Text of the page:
ArtsAutosBooksBusinessEducationEntertainmentFamilyFashionFoodGamesGenderHealthHolidaysHomeHubPagesPersonal FinancePetsPoliticsReligionSportsTechnologyTravel
  • »
  • Education and Science»
  • Colleges & University

Choosing a college major

Updated on March 7, 2009

How do you choose your college major?

Whether or not you think you know what you want to do with your life, I strongly suggest waiting to choose a college major.

A lot of young adults think they know what they want out of life, and simply put, what you value and want out of life at this stage won't be what you value and want 5 or 10 years from now. You have a lot to learn about the workings of the world, and the worst you can do is to decide on a set path for life before your early 20's.

That said, you still need to select a major at some point. If your college allows it, I would suggest going undeclared your first year, and while taking your core requirements, sampling classes in majors you may be interested in. The worst thing you could do is select a major sight unseen, only to jump in next quarter/semester and find you hate the material, hate the department or hate the classes. If you don't like the experience of the major, you're probably not going to like the field your major and degree applies to.

If, after a year or two of study, you're still undecided on a major, or you find you like several fields, but your interests are too numerous to suitably double major, then pick a general or neutral one. Earn your degree in humanities or in liberal arts. This will allow you to study a variety of subjects and give you a well-rounded education.

See, I have a secret for you: save for specialized fields like medicine and law or specialized positions, the actual subject of your degree rarely matters. When seeking employees, most employers aren't looking for a specific Bachelor's degree. They just want to see that you have one, that you've put forth the dedicated work to earn a degree, as such a work ethic and the demonstrated critical thinking it involves is a strong professional quality.

And in the cases where the type of degree does matter, assuming you later find a potential career you really want that requires it... the required job often requires a post-graduate Master's degree and schooling beyond a Bachelor's degree anyway. You can simply study the field of your choice in graduate school. If a Bachelor's is all you need, it's usually simple to return or remain in school, enter the necessary major and earn the necessary credits, since you will have fulfilled most of the basic requirements already.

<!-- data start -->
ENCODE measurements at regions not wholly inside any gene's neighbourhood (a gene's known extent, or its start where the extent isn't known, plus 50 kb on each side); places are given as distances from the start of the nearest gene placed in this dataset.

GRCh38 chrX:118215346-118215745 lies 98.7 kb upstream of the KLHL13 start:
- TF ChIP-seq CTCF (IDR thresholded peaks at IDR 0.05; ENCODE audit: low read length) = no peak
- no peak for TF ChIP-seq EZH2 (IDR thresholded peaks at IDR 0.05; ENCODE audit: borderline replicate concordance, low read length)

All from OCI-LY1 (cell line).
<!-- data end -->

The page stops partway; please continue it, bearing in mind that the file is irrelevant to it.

Don't put too much pressure on yourself to pick the perfect major, because your idea of perfect at 18-20 won't be your idea of perfect at 23, 25, 30 or beyond. And by your mid to late 20's, you may find that 'perfect' isn't really what you want after all. By keeping your mind open to different possibilities and earning a degree that keeps possibilities open, it gives you an adaptability to seek out satisfying situations as your circumstances, goals and dreams change.


    0 of 8192 characters used
    Post Comment

    • profile image

      redwolf75 10 years ago

      Nice writeup Gomez. Quite reassuring for a college freshmen stressing out about his future direction and major.


    This website uses cookies

    As a user in the EEA, your approval is needed on a few things. To provide a better website experience, uses cookies (and other similar technologies) and may collect, process, and share personal data. Please choose which areas of our service you consent to our doing so.

    For more information on managing or withdrawing consents and how we handle data, visit our Privacy Policy at: ""

    Show Details
    HubPages Device IDThis is used to identify particular browsers or devices when the access the service, and is used for security reasons.
    LoginThis is necessary to sign in to the HubPages Service.